But many activists and parents worry about students’ IEPs will get reduced throughout the school year, meaning fewer services will become legally required. In particular, they worry that parents who aren’t politically connected or have little knowledge of how the process works will unwittingly agree to IEP modifications.
“That’s going to happen,” says Matthew Johnson, a parent of a student with special needs at Dewey Academy, who often helps other parents understand the IEP process.
Friday’s announcement of “budgetary adjustments” at district-run schools indicates Dewey, on the South Side, will lose a special education teacher.
“It was hell with what we had before, and now it’s only going to get worse,” he says.
Johnson says that students with special needs in 6th through 8th grades are taught in the same classroom – which can be problematic because of the range of their disabilities. “Some have learning disabilities, some have behavioral disabilities,” he says.
Chaos at schools
On Tuesday the CTU released a report detailing how the loss of special education teachers and paraprofessionals at schools has made it “impossible to meet critical accommodations for students.” The union is calling for an audit of special education services.
Not all schools lost special education positions, according to the CPS data released on Friday. (The data do not include charter schools or specialty schools, and district officials say that information won’t come out until after Oct. 5, when the 20th-day count takes place.)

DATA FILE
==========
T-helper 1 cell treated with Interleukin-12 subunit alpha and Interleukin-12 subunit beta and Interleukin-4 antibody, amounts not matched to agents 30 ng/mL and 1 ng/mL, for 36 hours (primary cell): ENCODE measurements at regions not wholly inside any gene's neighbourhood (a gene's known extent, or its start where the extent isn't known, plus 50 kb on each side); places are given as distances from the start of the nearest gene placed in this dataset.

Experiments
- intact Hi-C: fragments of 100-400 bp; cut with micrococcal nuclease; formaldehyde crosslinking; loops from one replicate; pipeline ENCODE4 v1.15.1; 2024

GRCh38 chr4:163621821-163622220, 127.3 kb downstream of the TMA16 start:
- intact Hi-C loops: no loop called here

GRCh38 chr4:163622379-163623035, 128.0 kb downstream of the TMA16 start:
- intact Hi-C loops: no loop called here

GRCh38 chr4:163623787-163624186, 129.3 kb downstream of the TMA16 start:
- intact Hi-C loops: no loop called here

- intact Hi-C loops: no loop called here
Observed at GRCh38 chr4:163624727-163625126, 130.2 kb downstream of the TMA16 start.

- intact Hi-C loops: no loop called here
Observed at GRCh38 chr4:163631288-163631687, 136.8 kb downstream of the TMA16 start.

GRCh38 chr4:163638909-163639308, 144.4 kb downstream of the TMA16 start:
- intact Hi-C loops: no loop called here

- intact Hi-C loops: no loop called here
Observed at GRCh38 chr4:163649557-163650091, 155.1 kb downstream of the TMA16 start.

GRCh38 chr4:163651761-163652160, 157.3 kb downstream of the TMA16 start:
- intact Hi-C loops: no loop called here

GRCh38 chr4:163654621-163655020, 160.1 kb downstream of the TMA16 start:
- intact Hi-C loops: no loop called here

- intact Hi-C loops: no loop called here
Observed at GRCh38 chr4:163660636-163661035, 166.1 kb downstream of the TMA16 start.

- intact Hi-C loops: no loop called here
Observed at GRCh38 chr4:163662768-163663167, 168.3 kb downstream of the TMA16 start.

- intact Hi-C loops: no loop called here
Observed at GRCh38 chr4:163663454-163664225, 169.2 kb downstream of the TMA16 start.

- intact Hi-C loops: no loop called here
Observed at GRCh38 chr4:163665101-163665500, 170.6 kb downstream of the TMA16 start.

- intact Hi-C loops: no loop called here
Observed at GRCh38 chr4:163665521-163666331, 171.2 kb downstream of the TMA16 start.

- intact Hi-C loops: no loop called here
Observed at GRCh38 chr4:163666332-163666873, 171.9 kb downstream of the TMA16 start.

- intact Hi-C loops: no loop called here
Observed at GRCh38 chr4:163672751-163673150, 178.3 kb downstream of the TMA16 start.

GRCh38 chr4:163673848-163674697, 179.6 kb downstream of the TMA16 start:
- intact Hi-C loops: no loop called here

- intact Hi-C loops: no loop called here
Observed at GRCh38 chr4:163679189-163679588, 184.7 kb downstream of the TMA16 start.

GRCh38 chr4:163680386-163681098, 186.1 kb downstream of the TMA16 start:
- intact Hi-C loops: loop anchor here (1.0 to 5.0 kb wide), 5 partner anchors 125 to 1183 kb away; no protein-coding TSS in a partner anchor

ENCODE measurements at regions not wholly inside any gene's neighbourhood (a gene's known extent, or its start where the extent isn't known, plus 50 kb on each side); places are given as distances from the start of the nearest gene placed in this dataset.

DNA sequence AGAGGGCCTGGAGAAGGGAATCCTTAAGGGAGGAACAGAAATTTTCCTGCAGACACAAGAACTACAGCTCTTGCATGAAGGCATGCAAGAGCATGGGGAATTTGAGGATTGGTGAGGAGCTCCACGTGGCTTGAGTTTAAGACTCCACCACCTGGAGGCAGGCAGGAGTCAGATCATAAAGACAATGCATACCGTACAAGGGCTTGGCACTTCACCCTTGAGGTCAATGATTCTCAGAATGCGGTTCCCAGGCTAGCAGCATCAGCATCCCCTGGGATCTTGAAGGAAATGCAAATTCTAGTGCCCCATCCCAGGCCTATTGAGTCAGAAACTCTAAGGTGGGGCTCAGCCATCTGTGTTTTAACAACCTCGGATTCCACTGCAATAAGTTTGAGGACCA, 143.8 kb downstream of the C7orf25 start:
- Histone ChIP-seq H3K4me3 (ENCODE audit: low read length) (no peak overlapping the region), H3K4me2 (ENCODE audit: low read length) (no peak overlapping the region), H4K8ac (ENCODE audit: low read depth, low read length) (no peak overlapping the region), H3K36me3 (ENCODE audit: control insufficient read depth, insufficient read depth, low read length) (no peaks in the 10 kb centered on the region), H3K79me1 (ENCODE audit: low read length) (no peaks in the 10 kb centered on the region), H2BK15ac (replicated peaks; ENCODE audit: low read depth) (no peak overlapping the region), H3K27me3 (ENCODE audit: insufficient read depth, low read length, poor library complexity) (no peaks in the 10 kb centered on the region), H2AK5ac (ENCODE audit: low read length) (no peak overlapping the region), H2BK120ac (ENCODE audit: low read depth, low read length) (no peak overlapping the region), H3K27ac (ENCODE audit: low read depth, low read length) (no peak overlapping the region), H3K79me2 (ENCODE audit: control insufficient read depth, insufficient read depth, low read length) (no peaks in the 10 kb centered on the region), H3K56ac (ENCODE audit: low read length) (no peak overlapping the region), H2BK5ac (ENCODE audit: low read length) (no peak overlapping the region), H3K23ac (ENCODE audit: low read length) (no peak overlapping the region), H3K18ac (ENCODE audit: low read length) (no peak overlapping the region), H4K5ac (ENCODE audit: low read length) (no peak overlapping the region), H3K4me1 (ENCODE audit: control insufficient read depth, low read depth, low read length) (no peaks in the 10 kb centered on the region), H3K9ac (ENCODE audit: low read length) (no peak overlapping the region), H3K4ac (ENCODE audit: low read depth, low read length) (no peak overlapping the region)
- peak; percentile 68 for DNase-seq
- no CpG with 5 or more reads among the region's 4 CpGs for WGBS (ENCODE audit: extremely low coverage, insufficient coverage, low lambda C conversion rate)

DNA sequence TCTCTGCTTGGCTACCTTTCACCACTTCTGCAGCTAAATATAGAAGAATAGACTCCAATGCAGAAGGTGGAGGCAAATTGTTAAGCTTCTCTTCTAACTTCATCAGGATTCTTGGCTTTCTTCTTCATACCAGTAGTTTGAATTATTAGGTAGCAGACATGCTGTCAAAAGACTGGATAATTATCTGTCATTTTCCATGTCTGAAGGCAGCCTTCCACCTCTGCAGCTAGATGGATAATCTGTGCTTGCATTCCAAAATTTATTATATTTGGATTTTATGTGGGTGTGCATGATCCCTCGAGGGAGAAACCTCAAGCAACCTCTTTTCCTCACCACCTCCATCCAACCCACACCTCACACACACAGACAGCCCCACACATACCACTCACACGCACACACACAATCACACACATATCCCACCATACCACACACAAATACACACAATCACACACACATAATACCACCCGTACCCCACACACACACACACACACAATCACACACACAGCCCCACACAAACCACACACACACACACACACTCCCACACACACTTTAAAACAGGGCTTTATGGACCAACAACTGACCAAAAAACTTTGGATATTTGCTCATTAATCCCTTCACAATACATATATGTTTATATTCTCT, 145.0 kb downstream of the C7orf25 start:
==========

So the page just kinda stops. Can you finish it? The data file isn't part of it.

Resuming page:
Philip Cantor is a science teacher and LSC member at North-Grand High School, which is part of All Means All, a pilot program at CPS that uses the student-based budgeting model for special education. Other schools’ special education positions are based on enrollment and IEP needs but paid for by the district, not out of school budgets.
The dollars that CPS gave the school under All Means All weren’t enough to pay for North-Grand’s 13 special education positions, so administrators had to cut four of them, Cantor said. One of the teachers who lost her job was trained to teach physics to special education students; now another teacher has to get trained in that specialty.
Tenth-day enrollment was above projections, and now the school can afford to hire more special education positions, Cantor told the board. But it won’t happen at the snap of a finger, he says. It’ll take time to recruit and hire a teacher and reschedule students.
“They’ve created chaos, rearranging kids, hiring people,” he says. “We’re getting some positions back but the damage has been done… Our administration is scrambling now.”